How to Testify to a Committee

Giving public testimony before a legislative committee can be an exciting and fulfilling experience.

Committees are the heart of Nevada’s legislative process. The committee process provides legislators more opportunity to closely study a measure than would be possible in a floor debate. Committees may hear from many people who support or oppose the measure.

Giving public testimony before a legislative committee can be an exciting and fulfilling experience if you are prepared.

Your testimony may influence the committee’s action. It also becomes part of the permanent record and may be used in future research.

Listed below are suggestions to help make your presentation successful.

Know Your Audience

The members of the committee are “citizen legislators.” They care that you have taken time out of your day to come and testify before them.

  • Be respectful.
  • Don’t accuse committee members of causing your particular problem.
  • Resist the temptation to scold, put down, or insult the decision makers or other witnesses. This tactic will likely alienate them from your cause.

Know the Issue

Support your personal opinions with as many facts as possible. Be knowledgeable of the “other side of the story.” You may be asked to discuss the differences. Draw from your own knowledge and experience.

Be Familiar with the Committee Process

Know the location of the building, the meeting room, and the meeting time.

  • Agendas will be posted outside the meeting room. Check to make sure the measure you are interested in has not been removed from the agenda. The measures may not be heard in the printed order.
  • If possible, attend a committee meeting before you testify to become familiar with the process and room layout.
  • When you arrive at the meeting, sign the witness registration sheet. Witnesses are not necessarily called in chronological order.
  • No signs, banners, or placards are allowed inside the Capitol with the following exceptions:
    • Signs or banners that are part of a table display or resting on an easel when use in a room or portion of the galleria that has been reserved for that purpose.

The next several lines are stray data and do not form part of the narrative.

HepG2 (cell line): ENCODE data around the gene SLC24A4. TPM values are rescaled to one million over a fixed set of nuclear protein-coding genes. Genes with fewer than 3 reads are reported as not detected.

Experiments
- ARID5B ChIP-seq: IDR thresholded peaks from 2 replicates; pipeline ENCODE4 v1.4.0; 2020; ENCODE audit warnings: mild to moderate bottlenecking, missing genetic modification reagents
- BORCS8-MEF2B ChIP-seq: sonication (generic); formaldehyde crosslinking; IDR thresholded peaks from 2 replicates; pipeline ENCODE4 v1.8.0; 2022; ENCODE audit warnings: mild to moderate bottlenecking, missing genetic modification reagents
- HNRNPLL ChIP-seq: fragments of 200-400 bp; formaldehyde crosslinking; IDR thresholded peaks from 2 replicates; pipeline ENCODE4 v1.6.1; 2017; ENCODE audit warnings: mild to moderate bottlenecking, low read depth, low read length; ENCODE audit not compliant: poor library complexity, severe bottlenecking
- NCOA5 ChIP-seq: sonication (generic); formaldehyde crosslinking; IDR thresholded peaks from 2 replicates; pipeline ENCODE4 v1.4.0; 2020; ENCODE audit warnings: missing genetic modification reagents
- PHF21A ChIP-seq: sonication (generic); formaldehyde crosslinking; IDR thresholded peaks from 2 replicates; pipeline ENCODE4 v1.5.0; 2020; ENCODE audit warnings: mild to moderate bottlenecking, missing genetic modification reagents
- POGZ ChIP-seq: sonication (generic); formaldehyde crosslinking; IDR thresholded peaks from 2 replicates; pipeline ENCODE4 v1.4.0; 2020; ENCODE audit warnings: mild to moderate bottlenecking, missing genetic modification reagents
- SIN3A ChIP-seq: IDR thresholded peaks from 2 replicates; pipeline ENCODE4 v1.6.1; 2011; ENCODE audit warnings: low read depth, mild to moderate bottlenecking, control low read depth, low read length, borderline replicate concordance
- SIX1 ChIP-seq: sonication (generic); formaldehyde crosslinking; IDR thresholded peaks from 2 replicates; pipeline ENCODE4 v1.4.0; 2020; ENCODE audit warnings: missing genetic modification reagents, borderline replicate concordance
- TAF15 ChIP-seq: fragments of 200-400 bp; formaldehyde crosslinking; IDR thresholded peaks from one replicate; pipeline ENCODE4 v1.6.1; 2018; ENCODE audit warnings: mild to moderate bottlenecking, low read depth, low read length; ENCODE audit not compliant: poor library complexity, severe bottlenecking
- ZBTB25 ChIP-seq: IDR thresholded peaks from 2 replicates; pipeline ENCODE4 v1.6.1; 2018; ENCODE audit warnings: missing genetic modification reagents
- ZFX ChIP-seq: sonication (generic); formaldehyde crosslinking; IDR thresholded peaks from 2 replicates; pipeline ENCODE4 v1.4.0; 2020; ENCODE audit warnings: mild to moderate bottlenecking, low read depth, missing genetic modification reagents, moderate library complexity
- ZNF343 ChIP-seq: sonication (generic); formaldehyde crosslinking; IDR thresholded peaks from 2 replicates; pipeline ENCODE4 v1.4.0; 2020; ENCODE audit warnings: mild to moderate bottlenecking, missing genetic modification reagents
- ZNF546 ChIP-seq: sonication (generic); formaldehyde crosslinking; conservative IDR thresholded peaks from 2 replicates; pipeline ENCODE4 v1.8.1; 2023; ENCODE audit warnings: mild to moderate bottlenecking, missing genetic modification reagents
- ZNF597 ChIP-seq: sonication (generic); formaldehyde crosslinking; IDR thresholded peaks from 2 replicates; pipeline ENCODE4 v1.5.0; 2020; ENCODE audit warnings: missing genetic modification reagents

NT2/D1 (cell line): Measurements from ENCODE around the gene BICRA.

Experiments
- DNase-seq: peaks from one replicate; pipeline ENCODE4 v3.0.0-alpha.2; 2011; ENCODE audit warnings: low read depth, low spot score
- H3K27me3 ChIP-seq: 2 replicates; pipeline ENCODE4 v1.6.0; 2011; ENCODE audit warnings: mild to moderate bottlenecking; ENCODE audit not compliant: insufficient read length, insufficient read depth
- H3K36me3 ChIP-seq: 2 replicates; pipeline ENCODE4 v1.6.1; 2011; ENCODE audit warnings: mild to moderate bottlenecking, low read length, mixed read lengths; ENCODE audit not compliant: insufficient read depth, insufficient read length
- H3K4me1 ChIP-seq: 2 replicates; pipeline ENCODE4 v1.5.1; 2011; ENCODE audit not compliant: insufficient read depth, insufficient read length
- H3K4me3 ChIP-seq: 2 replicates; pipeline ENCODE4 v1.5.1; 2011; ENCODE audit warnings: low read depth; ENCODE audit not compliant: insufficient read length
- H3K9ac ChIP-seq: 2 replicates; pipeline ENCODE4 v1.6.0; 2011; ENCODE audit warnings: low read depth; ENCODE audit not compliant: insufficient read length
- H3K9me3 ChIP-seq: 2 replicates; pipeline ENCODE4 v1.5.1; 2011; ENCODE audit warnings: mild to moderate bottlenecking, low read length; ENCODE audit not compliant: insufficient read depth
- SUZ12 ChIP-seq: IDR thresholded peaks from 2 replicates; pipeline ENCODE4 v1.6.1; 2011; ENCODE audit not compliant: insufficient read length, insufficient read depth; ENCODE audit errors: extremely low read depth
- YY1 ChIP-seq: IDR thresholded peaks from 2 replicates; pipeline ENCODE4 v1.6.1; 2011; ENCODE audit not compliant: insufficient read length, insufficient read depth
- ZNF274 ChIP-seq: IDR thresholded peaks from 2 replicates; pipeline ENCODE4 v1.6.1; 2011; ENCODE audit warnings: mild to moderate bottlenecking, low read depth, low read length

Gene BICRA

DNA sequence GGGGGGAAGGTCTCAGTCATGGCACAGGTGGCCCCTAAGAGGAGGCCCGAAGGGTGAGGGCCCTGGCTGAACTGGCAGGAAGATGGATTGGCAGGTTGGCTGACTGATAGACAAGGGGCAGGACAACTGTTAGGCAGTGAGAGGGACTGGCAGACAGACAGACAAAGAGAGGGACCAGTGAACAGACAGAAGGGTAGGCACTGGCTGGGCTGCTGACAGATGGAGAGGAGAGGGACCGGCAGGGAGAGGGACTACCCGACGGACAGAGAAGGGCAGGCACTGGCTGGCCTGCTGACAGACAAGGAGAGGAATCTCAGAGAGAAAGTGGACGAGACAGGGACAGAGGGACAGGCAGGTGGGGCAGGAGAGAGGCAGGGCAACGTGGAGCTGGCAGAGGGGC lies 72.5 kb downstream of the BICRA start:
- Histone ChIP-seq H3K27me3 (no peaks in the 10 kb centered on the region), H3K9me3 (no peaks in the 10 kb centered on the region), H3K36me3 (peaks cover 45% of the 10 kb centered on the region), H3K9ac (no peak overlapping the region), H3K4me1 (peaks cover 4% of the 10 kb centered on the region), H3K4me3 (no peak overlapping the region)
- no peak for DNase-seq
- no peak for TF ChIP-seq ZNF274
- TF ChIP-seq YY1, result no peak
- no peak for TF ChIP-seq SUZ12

• Signs or placards that are being used as a visual aid in a hearing room, with the permission of the committee chair, and only as long as actual testimony is being presented.
  • The chair or vice-chair may administer oaths to witnesses in a committee hearing. The effect of placing a witness under oath is to subject the witness to penalties for perjury if the witness does not tell the truth.

Presenting Your Written Testimony

When you are called to testify, give copies of your testimony to committee staff before you begin your presentation. The number of copies requested is printed on the bottom of the committee meeting agenda.

  • Begin your presentation by addressing the chairperson first, then members of the committee. “Chair___, members of the committee . . .”
  • For the record, state your name, address, and the organization or group you represent.
  • State whether you support or oppose the legislative measure being heard and briefly explain. Do not read your testimony to the committee word for word. Prepare an outline.
  • Keep in mind you may have a ten minute version of your testimony–be prepared to summarize it in one minute–that may be all the time you are allowed!
  • Thank the committee members and offer to answer any questions. “Thank you for the opportunity to testify before you today. I would be happy to answer any questions.”
  • When a member asks you a question respond: “Chair ______ , Senator/Representative (state name), the answer to your question is . . .
  • Relax! The members understand that this can be an intimidating experience–they don’t expect a perfect presentation.

Group Testimony

  • Select several people to cover different topics so the testimony is not repetitive.
  • Address the problem, possible solutions, and your group’s best solution.